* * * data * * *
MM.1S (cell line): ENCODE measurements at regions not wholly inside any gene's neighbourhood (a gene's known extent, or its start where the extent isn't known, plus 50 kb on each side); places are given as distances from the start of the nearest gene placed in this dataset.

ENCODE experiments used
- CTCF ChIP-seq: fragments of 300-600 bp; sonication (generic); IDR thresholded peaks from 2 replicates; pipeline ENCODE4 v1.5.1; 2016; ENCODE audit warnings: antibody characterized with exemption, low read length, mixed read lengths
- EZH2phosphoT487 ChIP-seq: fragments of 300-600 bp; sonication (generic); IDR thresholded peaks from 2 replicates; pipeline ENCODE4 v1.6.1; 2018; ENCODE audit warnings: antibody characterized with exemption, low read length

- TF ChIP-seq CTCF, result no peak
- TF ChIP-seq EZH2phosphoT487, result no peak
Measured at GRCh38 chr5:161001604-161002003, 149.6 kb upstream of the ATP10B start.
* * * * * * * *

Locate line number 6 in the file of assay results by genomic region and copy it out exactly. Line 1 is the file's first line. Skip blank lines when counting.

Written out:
- TF ChIP-seq EZH2phosphoT487, result no peak